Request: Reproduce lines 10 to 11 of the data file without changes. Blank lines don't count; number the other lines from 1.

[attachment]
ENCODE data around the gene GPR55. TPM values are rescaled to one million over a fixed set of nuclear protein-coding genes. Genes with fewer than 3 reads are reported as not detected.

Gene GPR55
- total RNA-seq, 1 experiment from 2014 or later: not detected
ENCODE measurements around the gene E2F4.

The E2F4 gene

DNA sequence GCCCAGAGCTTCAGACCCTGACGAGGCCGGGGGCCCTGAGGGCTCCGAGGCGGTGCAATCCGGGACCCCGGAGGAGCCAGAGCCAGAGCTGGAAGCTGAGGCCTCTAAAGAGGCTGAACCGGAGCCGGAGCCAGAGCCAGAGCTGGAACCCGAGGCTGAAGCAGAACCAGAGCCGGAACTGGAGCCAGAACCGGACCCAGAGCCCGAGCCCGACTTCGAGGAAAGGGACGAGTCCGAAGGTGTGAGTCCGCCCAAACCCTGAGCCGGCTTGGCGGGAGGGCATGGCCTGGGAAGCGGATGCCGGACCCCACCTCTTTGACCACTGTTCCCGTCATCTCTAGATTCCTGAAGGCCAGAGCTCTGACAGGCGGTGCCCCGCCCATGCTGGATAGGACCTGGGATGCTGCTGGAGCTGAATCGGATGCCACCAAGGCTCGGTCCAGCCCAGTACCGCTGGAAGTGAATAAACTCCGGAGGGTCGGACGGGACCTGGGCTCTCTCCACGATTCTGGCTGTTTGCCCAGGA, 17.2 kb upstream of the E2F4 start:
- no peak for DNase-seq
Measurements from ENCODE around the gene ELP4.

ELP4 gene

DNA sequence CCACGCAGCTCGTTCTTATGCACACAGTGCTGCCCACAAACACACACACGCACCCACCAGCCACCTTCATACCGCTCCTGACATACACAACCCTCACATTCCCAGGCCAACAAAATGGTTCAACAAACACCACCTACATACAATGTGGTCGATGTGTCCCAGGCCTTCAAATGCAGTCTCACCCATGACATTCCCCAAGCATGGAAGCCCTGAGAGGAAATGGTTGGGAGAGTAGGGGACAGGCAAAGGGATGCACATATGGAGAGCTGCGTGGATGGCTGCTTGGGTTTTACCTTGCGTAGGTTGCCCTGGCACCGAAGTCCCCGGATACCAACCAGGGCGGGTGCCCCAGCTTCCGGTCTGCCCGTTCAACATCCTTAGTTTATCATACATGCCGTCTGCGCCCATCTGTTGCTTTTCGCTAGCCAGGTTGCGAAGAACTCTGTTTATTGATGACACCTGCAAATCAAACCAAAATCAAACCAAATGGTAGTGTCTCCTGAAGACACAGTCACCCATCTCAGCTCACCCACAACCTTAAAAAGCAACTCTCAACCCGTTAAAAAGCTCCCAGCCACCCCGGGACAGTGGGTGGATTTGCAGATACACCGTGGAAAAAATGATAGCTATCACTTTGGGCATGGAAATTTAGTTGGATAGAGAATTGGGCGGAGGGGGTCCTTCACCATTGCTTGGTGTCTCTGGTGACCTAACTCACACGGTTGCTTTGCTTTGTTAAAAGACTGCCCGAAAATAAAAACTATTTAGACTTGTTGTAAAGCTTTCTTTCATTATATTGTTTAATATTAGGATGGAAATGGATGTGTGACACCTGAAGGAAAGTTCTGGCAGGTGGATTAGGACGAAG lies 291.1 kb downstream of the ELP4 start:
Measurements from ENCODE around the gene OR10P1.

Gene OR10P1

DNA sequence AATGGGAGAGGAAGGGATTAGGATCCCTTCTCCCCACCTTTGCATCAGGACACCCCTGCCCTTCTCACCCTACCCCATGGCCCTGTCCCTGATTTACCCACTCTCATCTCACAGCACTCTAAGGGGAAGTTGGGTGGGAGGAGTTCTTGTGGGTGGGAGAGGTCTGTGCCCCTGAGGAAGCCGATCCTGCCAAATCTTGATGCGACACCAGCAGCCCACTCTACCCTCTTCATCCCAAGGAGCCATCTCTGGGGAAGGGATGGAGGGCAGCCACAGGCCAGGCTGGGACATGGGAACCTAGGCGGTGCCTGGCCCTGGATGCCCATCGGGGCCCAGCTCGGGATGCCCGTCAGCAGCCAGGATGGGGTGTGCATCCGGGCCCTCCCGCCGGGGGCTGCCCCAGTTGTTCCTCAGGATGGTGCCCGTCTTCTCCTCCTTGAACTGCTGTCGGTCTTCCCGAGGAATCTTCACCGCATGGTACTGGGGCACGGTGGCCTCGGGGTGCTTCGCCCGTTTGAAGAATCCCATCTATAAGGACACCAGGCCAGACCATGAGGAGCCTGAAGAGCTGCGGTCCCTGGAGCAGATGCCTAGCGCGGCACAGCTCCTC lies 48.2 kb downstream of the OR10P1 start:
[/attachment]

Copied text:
DNA sequence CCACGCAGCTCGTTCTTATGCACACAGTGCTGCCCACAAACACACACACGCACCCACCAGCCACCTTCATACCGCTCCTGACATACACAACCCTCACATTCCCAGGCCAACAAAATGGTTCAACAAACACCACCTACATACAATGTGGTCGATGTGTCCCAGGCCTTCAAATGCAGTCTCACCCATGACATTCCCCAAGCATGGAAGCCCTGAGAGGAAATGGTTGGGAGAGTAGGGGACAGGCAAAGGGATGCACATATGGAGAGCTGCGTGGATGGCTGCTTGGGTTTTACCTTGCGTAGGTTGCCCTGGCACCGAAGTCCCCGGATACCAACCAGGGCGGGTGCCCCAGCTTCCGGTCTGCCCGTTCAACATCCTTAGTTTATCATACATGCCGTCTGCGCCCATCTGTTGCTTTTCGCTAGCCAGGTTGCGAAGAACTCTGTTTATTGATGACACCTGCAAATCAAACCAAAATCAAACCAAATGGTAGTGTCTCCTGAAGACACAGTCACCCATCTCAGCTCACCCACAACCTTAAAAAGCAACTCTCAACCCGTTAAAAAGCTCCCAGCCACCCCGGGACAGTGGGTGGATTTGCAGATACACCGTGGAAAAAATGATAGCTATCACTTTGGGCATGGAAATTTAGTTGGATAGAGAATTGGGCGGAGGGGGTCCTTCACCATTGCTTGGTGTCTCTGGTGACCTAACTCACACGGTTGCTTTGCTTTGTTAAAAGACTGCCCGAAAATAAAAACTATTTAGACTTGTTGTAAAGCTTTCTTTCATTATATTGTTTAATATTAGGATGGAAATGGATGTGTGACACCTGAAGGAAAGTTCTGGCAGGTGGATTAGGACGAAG lies 291.1 kb downstream of the ELP4 start:
Measurements from ENCODE around the gene OR10P1.